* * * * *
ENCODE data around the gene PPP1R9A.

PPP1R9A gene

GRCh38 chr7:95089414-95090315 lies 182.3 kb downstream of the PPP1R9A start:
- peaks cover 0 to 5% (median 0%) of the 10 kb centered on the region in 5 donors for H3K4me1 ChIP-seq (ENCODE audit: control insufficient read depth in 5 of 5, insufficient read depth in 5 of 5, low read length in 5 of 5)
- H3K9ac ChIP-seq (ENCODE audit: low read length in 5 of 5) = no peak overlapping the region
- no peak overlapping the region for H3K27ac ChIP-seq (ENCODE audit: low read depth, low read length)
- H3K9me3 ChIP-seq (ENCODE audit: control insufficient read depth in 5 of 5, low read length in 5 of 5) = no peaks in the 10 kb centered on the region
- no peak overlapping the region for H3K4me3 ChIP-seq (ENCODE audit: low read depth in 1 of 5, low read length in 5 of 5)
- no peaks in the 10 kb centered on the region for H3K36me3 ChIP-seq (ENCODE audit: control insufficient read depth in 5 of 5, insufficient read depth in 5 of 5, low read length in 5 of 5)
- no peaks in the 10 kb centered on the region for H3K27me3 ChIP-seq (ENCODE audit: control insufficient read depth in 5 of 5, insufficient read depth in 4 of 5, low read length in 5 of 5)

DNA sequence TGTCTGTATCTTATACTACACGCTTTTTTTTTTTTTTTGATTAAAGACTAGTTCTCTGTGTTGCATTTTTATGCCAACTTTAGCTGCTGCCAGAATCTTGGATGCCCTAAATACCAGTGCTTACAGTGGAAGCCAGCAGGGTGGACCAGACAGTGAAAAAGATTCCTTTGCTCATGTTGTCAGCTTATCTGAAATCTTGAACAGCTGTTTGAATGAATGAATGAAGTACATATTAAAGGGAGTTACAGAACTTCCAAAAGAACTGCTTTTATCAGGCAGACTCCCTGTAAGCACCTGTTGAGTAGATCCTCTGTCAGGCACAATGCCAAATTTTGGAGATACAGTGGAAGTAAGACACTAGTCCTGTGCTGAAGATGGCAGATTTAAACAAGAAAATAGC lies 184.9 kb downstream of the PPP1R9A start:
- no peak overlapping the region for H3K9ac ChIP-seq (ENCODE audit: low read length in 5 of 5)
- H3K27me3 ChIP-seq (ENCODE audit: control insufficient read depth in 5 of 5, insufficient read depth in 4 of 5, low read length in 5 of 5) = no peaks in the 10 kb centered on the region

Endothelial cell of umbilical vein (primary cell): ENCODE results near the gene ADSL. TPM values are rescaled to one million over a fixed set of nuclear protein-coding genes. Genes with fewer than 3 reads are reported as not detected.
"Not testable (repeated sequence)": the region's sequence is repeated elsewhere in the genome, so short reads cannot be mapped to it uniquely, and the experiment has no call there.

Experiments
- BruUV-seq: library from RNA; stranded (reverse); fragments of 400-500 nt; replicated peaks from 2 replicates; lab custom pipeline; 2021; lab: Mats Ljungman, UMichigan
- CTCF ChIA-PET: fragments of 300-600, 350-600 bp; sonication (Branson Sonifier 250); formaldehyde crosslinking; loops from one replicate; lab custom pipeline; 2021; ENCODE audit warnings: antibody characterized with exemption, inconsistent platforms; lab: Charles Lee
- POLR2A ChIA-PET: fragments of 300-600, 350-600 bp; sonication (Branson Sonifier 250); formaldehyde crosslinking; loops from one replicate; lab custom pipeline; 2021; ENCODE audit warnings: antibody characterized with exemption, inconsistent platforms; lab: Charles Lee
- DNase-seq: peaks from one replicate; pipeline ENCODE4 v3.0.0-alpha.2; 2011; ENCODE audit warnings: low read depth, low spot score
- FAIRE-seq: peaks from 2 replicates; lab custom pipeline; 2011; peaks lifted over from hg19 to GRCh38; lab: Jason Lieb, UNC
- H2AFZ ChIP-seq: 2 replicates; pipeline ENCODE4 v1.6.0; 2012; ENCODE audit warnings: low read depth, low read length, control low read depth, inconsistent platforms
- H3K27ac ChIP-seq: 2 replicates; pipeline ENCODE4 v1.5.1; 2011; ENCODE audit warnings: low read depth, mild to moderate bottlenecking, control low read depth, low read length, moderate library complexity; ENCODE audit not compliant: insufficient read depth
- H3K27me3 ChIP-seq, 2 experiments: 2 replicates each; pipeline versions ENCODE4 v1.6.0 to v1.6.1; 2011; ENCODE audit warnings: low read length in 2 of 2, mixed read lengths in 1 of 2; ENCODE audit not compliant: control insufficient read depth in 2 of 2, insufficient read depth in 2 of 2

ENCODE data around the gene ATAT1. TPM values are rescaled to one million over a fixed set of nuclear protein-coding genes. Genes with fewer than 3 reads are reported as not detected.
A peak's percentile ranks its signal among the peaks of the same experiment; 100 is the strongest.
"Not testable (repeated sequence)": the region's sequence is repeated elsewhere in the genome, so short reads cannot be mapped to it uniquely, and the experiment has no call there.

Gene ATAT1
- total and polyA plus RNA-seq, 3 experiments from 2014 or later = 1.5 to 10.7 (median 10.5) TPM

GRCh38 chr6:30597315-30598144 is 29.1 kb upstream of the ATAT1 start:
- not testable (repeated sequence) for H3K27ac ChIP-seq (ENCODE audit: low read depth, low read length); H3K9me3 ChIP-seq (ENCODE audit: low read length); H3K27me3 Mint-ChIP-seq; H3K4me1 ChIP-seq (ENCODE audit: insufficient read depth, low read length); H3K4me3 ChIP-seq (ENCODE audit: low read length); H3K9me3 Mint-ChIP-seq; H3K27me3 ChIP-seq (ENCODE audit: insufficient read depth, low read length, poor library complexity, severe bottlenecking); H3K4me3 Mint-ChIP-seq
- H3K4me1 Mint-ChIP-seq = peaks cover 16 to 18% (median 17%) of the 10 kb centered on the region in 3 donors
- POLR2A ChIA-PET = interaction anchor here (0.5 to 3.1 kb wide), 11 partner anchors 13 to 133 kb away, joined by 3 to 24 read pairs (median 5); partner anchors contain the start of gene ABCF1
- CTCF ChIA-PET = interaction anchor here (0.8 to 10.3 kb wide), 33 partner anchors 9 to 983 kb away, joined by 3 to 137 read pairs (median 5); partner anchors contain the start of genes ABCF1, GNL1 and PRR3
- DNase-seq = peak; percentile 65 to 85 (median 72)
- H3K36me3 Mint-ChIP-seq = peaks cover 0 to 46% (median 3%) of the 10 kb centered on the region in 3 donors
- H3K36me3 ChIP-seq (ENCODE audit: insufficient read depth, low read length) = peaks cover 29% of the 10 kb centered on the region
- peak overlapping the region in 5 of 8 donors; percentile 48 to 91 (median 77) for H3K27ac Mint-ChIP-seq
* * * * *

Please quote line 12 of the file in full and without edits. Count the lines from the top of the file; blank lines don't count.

- no peak overlapping the region for H3K9ac ChIP-seq (ENCODE audit: low read length in 5 of 5)